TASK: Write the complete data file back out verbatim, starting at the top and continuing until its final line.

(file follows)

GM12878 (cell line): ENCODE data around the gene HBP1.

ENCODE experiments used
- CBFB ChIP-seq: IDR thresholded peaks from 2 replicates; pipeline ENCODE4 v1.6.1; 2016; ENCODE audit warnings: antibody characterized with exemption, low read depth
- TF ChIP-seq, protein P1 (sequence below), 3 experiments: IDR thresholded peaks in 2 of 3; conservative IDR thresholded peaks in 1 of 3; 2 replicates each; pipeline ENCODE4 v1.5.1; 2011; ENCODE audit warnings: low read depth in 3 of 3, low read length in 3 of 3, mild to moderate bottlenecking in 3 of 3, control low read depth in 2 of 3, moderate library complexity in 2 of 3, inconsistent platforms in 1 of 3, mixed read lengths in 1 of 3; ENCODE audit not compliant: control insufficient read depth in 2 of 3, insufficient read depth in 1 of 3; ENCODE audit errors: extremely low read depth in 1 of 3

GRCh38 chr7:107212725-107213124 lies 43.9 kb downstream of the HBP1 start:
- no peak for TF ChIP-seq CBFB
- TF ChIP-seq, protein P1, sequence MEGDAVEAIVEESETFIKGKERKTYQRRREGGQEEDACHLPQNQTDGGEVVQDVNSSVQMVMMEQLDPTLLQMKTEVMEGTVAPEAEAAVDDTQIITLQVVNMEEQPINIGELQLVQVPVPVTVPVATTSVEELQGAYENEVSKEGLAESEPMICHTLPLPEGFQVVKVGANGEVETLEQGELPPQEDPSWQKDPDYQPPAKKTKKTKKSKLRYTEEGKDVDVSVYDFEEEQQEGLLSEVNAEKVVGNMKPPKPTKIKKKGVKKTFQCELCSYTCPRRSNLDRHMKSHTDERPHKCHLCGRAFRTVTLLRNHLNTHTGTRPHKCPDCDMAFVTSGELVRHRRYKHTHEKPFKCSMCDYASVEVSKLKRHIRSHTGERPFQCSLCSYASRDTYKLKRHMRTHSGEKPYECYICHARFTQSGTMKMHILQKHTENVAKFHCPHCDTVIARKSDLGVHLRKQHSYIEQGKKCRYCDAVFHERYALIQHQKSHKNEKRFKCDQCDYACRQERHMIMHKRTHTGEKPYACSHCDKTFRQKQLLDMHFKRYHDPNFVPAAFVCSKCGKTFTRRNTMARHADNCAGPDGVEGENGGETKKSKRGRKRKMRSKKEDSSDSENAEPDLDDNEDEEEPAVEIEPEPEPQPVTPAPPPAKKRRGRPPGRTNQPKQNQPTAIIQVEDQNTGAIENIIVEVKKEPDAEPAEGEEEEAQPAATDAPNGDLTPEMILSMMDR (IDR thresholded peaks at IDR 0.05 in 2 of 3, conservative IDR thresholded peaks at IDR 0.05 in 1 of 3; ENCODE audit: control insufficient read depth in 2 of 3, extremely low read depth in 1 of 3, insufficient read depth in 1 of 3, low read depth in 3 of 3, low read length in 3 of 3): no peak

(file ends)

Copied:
GM12878 (cell line): ENCODE data around the gene HBP1.

ENCODE experiments used
- CBFB ChIP-seq: IDR thresholded peaks from 2 replicates; pipeline ENCODE4 v1.6.1; 2016; ENCODE audit warnings: antibody characterized with exemption, low read depth
- TF ChIP-seq, protein P1 (sequence below), 3 experiments: IDR thresholded peaks in 2 of 3; conservative IDR thresholded peaks in 1 of 3; 2 replicates each; pipeline ENCODE4 v1.5.1; 2011; ENCODE audit warnings: low read depth in 3 of 3, low read length in 3 of 3, mild to moderate bottlenecking in 3 of 3, control low read depth in 2 of 3, moderate library complexity in 2 of 3, inconsistent platforms in 1 of 3, mixed read lengths in 1 of 3; ENCODE audit not compliant: control insufficient read depth in 2 of 3, insufficient read depth in 1 of 3; ENCODE audit errors: extremely low read depth in 1 of 3

GRCh38 chr7:107212725-107213124 lies 43.9 kb downstream of the HBP1 start:
- no peak for TF ChIP-seq CBFB
- TF ChIP-seq, protein P1, sequence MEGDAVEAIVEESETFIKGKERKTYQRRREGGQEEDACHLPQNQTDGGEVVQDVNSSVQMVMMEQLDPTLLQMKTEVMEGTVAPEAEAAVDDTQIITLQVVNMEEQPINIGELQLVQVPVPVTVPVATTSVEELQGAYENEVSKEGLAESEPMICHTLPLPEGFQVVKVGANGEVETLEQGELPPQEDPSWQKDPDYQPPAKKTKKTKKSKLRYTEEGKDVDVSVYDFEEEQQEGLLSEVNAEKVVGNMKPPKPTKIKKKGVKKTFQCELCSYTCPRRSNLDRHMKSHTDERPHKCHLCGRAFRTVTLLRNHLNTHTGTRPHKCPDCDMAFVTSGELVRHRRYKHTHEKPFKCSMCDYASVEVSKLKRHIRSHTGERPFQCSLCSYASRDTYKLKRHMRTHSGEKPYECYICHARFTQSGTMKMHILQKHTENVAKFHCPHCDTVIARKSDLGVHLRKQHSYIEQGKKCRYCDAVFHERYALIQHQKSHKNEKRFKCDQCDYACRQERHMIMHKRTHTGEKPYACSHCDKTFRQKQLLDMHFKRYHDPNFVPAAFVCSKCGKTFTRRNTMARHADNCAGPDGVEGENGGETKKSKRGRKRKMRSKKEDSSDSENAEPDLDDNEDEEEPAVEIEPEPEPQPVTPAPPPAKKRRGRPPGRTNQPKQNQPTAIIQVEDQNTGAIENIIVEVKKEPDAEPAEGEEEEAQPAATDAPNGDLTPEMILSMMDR (IDR thresholded peaks at IDR 0.05 in 2 of 3, conservative IDR thresholded peaks at IDR 0.05 in 1 of 3; ENCODE audit: control insufficient read depth in 2 of 3, extremely low read depth in 1 of 3, insufficient read depth in 1 of 3, low read depth in 3 of 3, low read length in 3 of 3): no peak